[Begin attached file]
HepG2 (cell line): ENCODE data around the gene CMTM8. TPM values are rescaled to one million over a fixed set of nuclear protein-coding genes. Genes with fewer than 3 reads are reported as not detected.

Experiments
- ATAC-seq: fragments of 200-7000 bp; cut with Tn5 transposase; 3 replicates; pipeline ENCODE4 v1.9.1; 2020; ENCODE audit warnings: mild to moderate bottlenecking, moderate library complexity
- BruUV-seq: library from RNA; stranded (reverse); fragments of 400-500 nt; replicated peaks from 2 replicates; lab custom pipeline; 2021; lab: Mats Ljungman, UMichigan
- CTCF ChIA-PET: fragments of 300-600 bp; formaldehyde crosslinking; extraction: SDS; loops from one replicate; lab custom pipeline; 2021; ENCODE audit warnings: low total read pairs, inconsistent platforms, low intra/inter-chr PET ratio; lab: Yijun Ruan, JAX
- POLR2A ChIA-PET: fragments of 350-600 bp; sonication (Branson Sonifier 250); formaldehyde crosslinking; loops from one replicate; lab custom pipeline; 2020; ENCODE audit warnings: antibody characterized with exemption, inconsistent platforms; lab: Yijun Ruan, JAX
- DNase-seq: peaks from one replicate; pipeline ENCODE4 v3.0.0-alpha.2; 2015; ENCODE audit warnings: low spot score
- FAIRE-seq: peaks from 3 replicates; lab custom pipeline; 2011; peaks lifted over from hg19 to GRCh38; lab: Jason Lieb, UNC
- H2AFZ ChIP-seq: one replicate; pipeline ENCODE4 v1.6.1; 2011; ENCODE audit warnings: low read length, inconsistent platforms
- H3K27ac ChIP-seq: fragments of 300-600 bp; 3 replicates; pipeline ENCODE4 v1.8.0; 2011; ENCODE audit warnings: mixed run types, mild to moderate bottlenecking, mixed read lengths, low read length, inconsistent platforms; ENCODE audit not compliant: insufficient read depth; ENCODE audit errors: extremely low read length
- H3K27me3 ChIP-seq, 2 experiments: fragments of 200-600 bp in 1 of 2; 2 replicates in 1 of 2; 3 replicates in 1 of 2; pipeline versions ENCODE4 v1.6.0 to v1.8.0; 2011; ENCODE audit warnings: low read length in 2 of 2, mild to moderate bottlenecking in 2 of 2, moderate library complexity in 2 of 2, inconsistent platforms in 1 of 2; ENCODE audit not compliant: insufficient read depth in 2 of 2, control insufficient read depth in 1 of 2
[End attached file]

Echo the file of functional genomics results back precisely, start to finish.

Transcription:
HepG2 (cell line): ENCODE data around the gene CMTM8. TPM values are rescaled to one million over a fixed set of nuclear protein-coding genes. Genes with fewer than 3 reads are reported as not detected.

Experiments
- ATAC-seq: fragments of 200-7000 bp; cut with Tn5 transposase; 3 replicates; pipeline ENCODE4 v1.9.1; 2020; ENCODE audit warnings: mild to moderate bottlenecking, moderate library complexity
- BruUV-seq: library from RNA; stranded (reverse); fragments of 400-500 nt; replicated peaks from 2 replicates; lab custom pipeline; 2021; lab: Mats Ljungman, UMichigan
- CTCF ChIA-PET: fragments of 300-600 bp; formaldehyde crosslinking; extraction: SDS; loops from one replicate; lab custom pipeline; 2021; ENCODE audit warnings: low total read pairs, inconsistent platforms, low intra/inter-chr PET ratio; lab: Yijun Ruan, JAX
- POLR2A ChIA-PET: fragments of 350-600 bp; sonication (Branson Sonifier 250); formaldehyde crosslinking; loops from one replicate; lab custom pipeline; 2020; ENCODE audit warnings: antibody characterized with exemption, inconsistent platforms; lab: Yijun Ruan, JAX
- DNase-seq: peaks from one replicate; pipeline ENCODE4 v3.0.0-alpha.2; 2015; ENCODE audit warnings: low spot score
- FAIRE-seq: peaks from 3 replicates; lab custom pipeline; 2011; peaks lifted over from hg19 to GRCh38; lab: Jason Lieb, UNC
- H2AFZ ChIP-seq: one replicate; pipeline ENCODE4 v1.6.1; 2011; ENCODE audit warnings: low read length, inconsistent platforms
- H3K27ac ChIP-seq: fragments of 300-600 bp; 3 replicates; pipeline ENCODE4 v1.8.0; 2011; ENCODE audit warnings: mixed run types, mild to moderate bottlenecking, mixed read lengths, low read length, inconsistent platforms; ENCODE audit not compliant: insufficient read depth; ENCODE audit errors: extremely low read length
- H3K27me3 ChIP-seq, 2 experiments: fragments of 200-600 bp in 1 of 2; 2 replicates in 1 of 2; 3 replicates in 1 of 2; pipeline versions ENCODE4 v1.6.0 to v1.8.0; 2011; ENCODE audit warnings: low read length in 2 of 2, mild to moderate bottlenecking in 2 of 2, moderate library complexity in 2 of 2, inconsistent platforms in 1 of 2; ENCODE audit not compliant: insufficient read depth in 2 of 2, control insufficient read depth in 1 of 2